"La Motocyclette" - 1904
It gather all inventions of its time
On January 7, 1898, the brothers Michel and Eugene Werner, two émigré Russian journalists, patented their "Motocyclette" powered two-wheeler, which had its engine mounted above the steering head, driving the front wheel by belt. They had already built two prototype.
The First True Motorcycle
Far-sighted businessmen and prolific inventors, the Werner brothers applied for patent after patent - typewriters, phonographs, cinematographs and motorcycles were their main fields of endeavor. They experimented with various engine locations before unveiling their masterpiece at the 1901 Cycle & Motor Show in Paris. The "New Werner" was the first practical powered two-wheeler with the engine mounted in the classic bottom-bracket position. Though others had experimented with this location, the Werners were the first to consider it worth patenting and to issue licenses for its use. Despite that the Werner Company failed in 1908 after the death of Michel at the early age of 46. The brothers had invested their money in Russian Securities, which suddenly collapsed, and Eugene Werner was ruined.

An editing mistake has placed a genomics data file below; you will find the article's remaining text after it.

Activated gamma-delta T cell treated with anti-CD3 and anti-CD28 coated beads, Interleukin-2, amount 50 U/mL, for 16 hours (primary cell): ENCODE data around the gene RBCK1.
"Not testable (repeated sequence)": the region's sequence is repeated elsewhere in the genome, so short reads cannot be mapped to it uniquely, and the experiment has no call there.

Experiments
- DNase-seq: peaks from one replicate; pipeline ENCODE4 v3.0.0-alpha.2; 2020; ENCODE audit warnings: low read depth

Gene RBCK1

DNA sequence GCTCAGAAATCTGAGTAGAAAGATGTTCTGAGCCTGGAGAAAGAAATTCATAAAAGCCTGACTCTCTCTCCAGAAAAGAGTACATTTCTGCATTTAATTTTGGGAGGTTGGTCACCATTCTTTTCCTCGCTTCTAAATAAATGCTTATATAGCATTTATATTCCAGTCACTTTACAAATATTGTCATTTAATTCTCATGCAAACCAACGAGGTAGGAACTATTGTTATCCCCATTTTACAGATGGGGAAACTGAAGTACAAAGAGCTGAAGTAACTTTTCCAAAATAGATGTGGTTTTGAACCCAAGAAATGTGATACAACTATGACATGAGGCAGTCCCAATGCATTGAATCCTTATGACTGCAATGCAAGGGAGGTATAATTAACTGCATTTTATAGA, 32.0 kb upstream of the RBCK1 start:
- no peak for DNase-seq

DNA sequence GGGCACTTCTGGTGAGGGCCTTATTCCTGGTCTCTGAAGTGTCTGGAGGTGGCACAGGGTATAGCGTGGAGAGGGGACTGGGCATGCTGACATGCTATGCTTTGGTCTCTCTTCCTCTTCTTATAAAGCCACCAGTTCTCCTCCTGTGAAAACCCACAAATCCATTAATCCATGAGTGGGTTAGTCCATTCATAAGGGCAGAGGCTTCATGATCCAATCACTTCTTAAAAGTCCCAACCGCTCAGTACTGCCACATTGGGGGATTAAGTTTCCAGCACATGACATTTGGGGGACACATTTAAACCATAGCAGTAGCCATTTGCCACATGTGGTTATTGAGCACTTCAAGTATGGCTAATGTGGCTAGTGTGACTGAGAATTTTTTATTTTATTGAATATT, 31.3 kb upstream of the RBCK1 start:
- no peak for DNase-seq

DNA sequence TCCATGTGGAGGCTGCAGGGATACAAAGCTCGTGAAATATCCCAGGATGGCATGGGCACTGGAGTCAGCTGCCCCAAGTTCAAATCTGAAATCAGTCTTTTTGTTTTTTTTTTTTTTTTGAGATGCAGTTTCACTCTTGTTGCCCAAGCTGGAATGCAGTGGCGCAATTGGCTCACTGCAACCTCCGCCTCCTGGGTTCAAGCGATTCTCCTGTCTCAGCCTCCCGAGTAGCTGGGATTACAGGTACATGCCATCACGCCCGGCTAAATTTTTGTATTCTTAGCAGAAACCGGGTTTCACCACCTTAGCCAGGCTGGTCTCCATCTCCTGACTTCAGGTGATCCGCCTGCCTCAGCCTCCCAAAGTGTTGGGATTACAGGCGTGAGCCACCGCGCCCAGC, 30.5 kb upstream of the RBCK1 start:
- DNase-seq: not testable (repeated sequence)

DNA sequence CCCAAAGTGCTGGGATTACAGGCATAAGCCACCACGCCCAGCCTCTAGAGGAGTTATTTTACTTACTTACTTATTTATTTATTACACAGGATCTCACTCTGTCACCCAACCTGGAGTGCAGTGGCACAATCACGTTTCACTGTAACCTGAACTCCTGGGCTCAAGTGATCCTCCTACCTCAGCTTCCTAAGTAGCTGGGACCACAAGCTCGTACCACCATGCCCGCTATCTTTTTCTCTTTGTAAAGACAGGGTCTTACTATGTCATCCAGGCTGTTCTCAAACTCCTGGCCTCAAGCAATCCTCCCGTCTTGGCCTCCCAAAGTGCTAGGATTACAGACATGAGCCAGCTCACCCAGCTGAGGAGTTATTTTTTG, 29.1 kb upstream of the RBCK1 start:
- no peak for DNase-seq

Werners were very successful in early competitions; their star rider, Auguste Buquet's New Werner, was the first of seven motorcycles to finish in the 554-mile Circuit du Nord race in 1902: his time was less than 34 hours! The following year, Buquet was the first motorcyclist to finish the marathon 870-mile. Paris-Vienna race, coming in fifth overall.
Engine: air-cooled 292cc single-cylinder
Power Rating: 2.75 hp
Fuel System: constant-level carburetor
Transmission: lead1er belt
Wheels: wire, beaded edge
Weight: 78 lb
Maximum Speed: 31 mph
This 1904 Werner bas the then-revolutionaty layout of side valves ahead of the cylinder.